Michael Grant wrote:
On Tue, Jul 15, 2008 at 10:44 PM, Kris Kennaway <[EMAIL PROTECTED]> wrote:
Michael Grant wrote:
I have been having panics on one of my machines, roughly every week or
so.  I was running 6.3 pre-release and then I updated to 6.3 p2 and I
still have the panic, here's the message that appears on the console:

panic: kmem_kernel trap 12 with interrupts disabled

Fatal trap 12: page fault while in kernel mode
cpuid = 2; apic id = 06
fault virtual address   = 0x2c
fault code              = supervisor read, page not present
instruction pointer     = 0x20:0xc06c5a5a
stack pointer           = 0x28:0xe6ea49ec
frame pointer           = 0x28:0xe6ea4a00
code segment            = base 0x0, limit 0xfffff, type 0x1b
                       = DPL 0, pres 1, def32 1, gran 1
processor eflags        = resume, IOPL = 0
current process         = 14 (swi1: net)
trap number             = 12

Is this possibly a hardware problem?
Yes, but who can say? :)  To complete your bug report please submit a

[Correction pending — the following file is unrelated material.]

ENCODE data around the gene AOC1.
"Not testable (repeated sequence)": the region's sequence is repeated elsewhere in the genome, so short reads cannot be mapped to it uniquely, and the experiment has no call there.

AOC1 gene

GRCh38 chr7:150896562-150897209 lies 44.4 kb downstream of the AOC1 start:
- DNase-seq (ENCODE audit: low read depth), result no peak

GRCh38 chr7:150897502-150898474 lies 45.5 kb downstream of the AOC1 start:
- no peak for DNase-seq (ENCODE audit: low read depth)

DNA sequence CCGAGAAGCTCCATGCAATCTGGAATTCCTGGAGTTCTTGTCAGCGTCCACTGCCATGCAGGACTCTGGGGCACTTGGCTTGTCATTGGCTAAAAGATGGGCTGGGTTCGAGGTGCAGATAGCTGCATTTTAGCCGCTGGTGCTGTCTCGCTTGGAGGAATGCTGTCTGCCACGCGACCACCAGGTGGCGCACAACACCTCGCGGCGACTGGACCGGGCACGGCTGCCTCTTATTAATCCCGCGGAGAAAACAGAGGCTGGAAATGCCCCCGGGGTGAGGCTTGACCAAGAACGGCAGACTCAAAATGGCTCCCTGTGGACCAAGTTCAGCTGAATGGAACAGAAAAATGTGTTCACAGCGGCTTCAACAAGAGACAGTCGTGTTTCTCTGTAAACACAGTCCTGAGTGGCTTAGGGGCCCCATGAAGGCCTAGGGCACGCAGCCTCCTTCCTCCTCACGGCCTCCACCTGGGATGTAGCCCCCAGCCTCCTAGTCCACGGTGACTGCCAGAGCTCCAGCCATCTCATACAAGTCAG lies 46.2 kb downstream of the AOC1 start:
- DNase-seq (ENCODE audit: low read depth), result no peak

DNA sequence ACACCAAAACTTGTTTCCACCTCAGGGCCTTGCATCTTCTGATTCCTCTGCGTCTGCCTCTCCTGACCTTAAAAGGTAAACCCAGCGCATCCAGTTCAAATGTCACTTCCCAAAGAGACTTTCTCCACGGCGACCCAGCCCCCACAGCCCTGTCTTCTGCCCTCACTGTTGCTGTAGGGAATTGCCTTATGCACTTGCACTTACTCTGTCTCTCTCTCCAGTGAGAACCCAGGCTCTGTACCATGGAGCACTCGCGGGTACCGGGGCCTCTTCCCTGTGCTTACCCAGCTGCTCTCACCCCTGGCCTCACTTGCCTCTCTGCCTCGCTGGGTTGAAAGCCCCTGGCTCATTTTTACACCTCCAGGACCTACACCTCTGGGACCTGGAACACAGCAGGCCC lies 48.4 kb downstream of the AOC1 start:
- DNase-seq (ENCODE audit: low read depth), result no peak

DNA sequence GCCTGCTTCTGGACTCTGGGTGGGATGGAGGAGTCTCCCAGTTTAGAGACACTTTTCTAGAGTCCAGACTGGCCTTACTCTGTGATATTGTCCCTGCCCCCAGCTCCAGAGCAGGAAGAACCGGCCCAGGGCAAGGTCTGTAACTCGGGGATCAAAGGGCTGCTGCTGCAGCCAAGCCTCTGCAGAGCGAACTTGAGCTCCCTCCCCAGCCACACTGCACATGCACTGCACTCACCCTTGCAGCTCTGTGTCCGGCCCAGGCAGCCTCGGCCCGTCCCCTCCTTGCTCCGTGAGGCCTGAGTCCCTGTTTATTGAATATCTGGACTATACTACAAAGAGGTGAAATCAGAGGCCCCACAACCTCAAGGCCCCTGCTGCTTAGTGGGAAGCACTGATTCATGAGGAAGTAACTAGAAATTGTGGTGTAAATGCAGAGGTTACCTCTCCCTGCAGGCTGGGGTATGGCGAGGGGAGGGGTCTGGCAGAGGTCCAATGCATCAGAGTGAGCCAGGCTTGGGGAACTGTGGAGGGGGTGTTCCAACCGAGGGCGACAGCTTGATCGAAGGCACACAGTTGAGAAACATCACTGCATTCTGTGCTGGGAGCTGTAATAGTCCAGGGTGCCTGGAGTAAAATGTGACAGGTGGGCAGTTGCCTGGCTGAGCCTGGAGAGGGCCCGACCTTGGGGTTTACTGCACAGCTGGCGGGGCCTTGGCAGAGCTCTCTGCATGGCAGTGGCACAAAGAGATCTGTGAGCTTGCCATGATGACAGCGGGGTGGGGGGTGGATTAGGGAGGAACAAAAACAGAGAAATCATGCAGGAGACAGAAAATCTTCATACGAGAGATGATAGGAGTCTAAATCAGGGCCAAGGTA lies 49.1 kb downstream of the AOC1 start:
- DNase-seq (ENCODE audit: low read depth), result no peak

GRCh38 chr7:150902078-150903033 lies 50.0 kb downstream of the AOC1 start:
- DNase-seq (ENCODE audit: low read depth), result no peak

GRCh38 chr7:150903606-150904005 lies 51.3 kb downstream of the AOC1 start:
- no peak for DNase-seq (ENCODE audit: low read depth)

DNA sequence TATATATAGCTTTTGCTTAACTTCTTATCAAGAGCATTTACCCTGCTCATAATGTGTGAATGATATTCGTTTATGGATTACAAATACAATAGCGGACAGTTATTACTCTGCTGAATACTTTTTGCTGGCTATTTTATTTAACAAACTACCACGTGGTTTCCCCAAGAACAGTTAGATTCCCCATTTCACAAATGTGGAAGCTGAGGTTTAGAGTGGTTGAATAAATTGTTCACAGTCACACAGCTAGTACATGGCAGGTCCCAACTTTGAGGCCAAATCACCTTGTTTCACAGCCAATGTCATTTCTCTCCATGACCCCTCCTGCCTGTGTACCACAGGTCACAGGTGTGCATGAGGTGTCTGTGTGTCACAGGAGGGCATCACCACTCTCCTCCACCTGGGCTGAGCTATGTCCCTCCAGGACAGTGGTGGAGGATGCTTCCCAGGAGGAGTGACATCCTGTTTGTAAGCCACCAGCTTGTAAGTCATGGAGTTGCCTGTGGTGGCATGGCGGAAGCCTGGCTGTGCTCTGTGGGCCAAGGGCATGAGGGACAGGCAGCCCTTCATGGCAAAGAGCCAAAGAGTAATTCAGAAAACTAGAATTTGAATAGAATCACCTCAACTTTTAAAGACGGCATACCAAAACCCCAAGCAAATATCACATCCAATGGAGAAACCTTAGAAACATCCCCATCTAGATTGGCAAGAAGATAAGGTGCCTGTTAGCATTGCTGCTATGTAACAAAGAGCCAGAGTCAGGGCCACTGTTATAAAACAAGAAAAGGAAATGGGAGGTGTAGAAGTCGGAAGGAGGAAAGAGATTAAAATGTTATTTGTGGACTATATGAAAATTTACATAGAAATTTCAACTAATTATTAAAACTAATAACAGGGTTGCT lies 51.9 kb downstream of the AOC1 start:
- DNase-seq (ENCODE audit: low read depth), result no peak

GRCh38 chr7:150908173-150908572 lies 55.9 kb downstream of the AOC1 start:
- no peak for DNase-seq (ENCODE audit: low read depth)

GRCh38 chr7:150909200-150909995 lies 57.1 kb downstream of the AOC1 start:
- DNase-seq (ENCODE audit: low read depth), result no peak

backtrace.  See the developers handbook for details.


Another crash:

panic: kmem_malloc(16384): kmem_map too small: 335527936 total allocated
cpuid = 0
Uptime: 3d22h55m59s
Dumping 3327 MB (2 chunks)
  chunk 0: 1MB (151 pages) ... ok
  chunk 1: 3327MB (851568 pages) 3311 <--- hangs here

I waited about a half hour before pulling the plug.

Then, during reboot:
savecore: error reading last dump header at offset 10005032448 in
/dev/ad1s1b: Input/output error
savecore: no dumps found
Jul 19 15:50:19 charm savecore: error reading last dump header at
offset 10005032448 in /dev/ad1s1b: Input/output error

I will wait and see if the next time it crashes I get a better dump,
but in the mean time, still no ideas?

You still didn't get the backtrace I requested (if dump is failing for you then try minidumps or compile in DDB and use that -- again, please read the developers handbook), but this particular panic has an obvious explanation: your kernel ran out of memory. Set the vm.kmem_size tunable to some larger value than 320M, or modify your workload to use less kernel memory.

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